Understanding the molecular mechanism of the gene will not only help researchers design drugs to combat breast and ovarian cancer, but also help identify women who are at high risk of developing them, the authors say.
‘Understanding the mechanism of the BRCA-dependent DNA repair pathway will help scientists design drugs to kill cancer cells more efficiently.’
"There have been about 14,000 papers written about BRCA1, and you would think we already know everything about the gene, but we don't," said senior author Patrick Sung, professor of molecular biophysics and biochemistry and therapeutic radiology and member of the Yale Cancer Center.
The discovery of BRCA1's role in DNA repair and suppression of tumors was the first evidence that the risk of cancer could be inherited. It was originally thought that mutations in BRCA1
and the related BRCA2
gene might account for 7% to 8% of breast and ovarian cancers, Sung said. However, the cancer risk is likely a lot higher because in many cancer cases the expression of the BRCA genes is silenced even though no mutation can be found, he added.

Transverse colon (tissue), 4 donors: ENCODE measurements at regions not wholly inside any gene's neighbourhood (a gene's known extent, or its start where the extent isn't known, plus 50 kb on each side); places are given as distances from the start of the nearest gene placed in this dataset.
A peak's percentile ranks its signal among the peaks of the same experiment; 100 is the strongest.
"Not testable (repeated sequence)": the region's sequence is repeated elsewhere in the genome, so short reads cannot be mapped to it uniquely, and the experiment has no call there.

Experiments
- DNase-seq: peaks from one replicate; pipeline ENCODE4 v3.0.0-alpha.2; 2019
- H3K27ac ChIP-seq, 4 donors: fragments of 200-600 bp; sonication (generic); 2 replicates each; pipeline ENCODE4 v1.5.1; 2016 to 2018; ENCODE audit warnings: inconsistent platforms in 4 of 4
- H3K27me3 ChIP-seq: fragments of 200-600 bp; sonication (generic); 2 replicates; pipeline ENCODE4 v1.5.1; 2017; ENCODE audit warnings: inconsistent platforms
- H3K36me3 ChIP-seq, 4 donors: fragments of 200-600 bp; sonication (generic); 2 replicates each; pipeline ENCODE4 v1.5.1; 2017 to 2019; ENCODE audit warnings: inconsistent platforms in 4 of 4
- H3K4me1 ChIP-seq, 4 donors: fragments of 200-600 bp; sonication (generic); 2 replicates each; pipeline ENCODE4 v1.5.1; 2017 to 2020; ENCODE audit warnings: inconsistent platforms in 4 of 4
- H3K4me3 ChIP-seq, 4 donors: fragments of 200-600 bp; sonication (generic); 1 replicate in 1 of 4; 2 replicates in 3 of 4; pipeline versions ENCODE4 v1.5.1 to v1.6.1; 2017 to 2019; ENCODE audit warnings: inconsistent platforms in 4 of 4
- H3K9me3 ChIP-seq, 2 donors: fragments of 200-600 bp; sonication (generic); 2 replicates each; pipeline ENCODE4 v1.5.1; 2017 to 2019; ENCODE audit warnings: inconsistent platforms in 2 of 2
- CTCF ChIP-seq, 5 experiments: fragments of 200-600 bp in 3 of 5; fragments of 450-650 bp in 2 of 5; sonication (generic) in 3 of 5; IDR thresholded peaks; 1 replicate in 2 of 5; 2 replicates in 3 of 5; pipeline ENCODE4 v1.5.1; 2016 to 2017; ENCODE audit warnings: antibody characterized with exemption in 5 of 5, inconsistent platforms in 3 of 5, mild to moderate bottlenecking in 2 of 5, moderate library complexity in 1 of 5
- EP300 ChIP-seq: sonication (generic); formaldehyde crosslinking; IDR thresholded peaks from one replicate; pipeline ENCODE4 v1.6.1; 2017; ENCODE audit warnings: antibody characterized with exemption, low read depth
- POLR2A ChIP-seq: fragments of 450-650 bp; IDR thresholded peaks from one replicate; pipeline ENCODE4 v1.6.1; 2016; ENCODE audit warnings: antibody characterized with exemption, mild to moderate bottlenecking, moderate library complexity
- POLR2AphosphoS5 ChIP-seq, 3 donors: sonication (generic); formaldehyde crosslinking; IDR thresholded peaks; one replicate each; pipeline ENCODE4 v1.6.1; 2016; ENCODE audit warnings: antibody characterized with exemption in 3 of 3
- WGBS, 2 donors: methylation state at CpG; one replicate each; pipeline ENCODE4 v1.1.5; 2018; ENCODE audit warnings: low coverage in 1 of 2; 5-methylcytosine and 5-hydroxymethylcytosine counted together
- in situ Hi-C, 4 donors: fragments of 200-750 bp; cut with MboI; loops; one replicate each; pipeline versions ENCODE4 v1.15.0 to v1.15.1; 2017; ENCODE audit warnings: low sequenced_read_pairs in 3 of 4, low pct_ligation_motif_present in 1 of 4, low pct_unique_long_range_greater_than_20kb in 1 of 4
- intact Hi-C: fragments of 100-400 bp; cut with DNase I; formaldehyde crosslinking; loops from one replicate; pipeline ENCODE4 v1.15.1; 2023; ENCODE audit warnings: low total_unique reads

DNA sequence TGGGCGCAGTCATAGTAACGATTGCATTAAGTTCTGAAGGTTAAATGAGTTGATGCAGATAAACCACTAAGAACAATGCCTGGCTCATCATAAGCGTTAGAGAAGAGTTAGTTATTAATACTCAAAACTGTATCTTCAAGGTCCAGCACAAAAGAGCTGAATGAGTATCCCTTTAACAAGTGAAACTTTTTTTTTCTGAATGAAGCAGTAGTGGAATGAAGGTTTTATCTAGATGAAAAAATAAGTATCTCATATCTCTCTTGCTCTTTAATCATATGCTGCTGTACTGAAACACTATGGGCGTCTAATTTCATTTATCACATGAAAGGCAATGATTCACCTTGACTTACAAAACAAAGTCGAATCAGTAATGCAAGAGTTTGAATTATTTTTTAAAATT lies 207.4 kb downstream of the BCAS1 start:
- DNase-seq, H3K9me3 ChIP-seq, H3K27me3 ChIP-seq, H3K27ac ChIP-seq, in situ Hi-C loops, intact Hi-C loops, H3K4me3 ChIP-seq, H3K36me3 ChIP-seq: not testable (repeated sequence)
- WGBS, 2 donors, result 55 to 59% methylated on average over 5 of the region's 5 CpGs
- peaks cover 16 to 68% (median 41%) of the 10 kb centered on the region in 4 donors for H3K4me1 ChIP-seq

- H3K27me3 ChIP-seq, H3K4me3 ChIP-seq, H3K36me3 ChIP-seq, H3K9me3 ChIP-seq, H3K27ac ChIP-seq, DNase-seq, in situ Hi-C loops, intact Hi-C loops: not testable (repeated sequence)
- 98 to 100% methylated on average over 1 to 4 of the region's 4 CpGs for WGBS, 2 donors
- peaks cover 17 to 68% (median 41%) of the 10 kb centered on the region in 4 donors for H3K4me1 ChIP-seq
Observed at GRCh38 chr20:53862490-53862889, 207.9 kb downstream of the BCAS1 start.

Sung and colleagues reported that the interaction of BRCA1 with its partner BARD1
is necessary to recruit the exact genetic sequence needed to repair breaks in DNA caused by endogenous stress and environmental insults such as radiation exposure.
"Defining the mechanism of the BRCA-dependent DNA repair pathway will help scientists design drugs to kill cancer cells more efficiently," Sung said.
"Understanding this mechanism will provide the predictive power for doctors trying to establish a patient's risk of developing cancer."
The complete research report is published in the journal Nature